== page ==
It is because of this experience that I first thought of welcoming children with special needs into my life. Meeting Melissa, as I’ve said before was life changing, and she has become my greatest teacher. I admire her attitude, unconditional love, fighting spirit and love for life. She is much more of a survivor than I ever was. She refused to give up where I would weary of fighting. She adapted where I was stagnant, was brave where I was fearful, and was happy where I was miserable. She has taught me more than words can express, and showed me how to love, laugh and appreciate life again. My challenges have made me stronger and happier, and I’ve learned not to take anything for granted. I truly appreciate and am grateful for each day that I wake up and know I am incredibly blessed.

Many blessings,

Pam

Communication and the Nonverbal Child

In a nation which yearns for self-expression and the constitution ensures freedom of speech, the society demands and embraces communication through numerous means. The world thrives through the use of phones, email, texts, faxes, websites, social networking sites, blogs, and live video messaging. Connections are made with people around the world in seconds and from numerous locations from private homes to automobiles, trains, hotel rooms and airplanes. People demand technologically advanced means of correspondence with very little patience when their “device” fails to work promptly.

Imagine, for a moment, being trapped within and not being able to communicate even the most basic needs or desires, either spoken, written or in a manner the average person understands. Parents of nonverbal children would give anything to hear them speak, and spend endless hours, days, even years trying to figure out their child’s most basic requests. It is exhausting for both parent and child. A child’s attempt to express themselves often turns to frustration and is commonly treated as a behavioral problem. Communication devices have come a long way in this day of advanced technology, and many children with special needs are now able to use these effectively. Many children though, will grow into adulthood never mastering any form of communication peers will understand.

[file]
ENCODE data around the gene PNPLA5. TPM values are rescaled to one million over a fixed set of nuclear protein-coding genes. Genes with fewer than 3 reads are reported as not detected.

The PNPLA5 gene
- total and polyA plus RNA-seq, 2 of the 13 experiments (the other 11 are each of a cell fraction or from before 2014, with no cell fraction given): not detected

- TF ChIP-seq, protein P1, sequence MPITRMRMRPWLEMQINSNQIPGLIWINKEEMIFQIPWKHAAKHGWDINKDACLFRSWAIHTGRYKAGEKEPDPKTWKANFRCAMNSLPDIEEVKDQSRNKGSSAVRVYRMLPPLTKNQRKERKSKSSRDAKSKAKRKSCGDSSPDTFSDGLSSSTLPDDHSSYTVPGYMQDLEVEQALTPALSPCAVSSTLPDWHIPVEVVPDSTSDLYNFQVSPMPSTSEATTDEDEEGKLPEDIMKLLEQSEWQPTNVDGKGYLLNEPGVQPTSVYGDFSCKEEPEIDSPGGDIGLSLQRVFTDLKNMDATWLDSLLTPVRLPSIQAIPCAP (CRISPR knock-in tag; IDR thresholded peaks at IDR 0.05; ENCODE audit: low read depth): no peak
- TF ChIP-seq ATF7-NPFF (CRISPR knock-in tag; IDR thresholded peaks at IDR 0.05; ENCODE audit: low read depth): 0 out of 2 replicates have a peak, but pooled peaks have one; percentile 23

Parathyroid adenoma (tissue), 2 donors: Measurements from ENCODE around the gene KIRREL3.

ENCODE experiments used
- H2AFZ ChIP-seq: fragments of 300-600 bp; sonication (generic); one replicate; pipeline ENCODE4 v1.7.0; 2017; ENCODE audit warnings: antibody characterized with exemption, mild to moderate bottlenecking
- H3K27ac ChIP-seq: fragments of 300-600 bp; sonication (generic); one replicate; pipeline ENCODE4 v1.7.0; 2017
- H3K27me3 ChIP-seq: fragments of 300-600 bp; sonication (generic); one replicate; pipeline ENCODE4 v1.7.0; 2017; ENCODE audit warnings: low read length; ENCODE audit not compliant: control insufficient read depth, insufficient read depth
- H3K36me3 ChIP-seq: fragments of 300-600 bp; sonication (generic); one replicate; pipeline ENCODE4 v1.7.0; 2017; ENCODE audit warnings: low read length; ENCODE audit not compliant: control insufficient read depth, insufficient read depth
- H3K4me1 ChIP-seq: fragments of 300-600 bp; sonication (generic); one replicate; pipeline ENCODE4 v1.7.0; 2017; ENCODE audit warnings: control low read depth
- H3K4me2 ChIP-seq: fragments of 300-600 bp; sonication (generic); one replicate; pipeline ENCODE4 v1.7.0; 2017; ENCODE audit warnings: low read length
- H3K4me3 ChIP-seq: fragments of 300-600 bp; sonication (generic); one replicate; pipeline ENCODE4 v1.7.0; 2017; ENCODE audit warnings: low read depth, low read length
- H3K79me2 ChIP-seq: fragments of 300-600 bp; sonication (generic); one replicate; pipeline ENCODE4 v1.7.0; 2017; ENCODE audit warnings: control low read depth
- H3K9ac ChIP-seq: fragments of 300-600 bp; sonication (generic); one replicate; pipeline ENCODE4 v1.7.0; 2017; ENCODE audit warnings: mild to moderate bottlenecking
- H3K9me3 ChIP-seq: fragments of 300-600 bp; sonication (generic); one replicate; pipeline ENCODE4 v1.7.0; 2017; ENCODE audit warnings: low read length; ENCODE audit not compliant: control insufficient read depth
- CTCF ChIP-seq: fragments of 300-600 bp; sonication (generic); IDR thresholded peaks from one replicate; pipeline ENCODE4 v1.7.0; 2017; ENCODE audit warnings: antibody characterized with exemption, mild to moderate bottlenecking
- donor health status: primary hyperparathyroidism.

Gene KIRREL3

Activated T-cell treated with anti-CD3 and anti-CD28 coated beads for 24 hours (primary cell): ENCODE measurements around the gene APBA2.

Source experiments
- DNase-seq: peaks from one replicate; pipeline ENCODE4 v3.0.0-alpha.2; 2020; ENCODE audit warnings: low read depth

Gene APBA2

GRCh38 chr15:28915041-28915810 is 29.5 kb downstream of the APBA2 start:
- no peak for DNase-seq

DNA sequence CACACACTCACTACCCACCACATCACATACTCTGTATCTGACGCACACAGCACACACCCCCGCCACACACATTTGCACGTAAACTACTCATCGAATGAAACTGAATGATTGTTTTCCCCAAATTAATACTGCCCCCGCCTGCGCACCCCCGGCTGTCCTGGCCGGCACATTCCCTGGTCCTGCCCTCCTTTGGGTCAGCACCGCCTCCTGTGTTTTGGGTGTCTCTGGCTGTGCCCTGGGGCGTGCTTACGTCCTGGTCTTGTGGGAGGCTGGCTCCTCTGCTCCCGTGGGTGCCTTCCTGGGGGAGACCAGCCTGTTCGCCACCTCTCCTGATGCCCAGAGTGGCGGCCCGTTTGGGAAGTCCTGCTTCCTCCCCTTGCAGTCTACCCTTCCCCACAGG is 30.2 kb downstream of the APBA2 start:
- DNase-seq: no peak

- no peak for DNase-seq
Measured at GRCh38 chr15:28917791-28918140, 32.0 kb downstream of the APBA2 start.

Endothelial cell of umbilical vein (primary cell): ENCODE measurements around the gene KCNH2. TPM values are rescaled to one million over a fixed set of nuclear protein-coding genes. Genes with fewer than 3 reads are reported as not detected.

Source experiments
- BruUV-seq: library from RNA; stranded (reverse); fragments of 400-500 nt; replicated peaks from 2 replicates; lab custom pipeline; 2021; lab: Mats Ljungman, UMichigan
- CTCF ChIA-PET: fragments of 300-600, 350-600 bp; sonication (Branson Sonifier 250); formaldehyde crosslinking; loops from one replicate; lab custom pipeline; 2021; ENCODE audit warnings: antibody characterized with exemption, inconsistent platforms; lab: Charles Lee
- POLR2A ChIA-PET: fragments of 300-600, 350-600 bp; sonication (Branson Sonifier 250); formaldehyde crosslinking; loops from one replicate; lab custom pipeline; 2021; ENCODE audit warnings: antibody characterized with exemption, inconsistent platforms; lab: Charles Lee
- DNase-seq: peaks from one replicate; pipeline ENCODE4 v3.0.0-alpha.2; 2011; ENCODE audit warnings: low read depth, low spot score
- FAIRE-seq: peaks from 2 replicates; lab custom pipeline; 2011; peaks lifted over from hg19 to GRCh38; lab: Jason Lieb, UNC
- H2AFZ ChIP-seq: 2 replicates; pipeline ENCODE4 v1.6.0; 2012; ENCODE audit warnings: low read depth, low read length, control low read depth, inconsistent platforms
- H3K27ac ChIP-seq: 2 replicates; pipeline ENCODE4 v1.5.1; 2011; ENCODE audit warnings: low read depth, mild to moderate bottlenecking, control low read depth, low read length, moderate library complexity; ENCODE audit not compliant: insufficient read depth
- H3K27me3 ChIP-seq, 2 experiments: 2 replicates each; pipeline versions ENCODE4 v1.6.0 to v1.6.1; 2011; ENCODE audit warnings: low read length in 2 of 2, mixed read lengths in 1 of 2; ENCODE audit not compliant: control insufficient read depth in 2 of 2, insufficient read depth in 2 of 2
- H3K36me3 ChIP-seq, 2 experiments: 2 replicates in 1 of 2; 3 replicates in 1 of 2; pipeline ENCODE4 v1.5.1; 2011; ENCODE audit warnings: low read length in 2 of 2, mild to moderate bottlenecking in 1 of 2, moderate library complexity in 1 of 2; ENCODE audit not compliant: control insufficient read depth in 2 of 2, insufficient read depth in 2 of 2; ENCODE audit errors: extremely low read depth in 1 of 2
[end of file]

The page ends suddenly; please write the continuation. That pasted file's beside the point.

It’s important to recognize that communication comes in many forms and almost everyone is able to express themselves. It takes great patience, compassion and awareness to understand unspoken messages and may be as subtle as the blink of an eye, the turn of a head, facial expression, sounds or tone, or sign language. Emotions are a strong guide; even seemingly inappropriate reactions can lead to an understanding of what a nonverbal child is trying to express. In a society that demands rapid feedback it is important to remember that everyone uses a different means to communicate. With patience, perseverance and respect, communicating with the nonverbal child is possible, gives them a “voice” and creates value.

In Gratitude,

Pam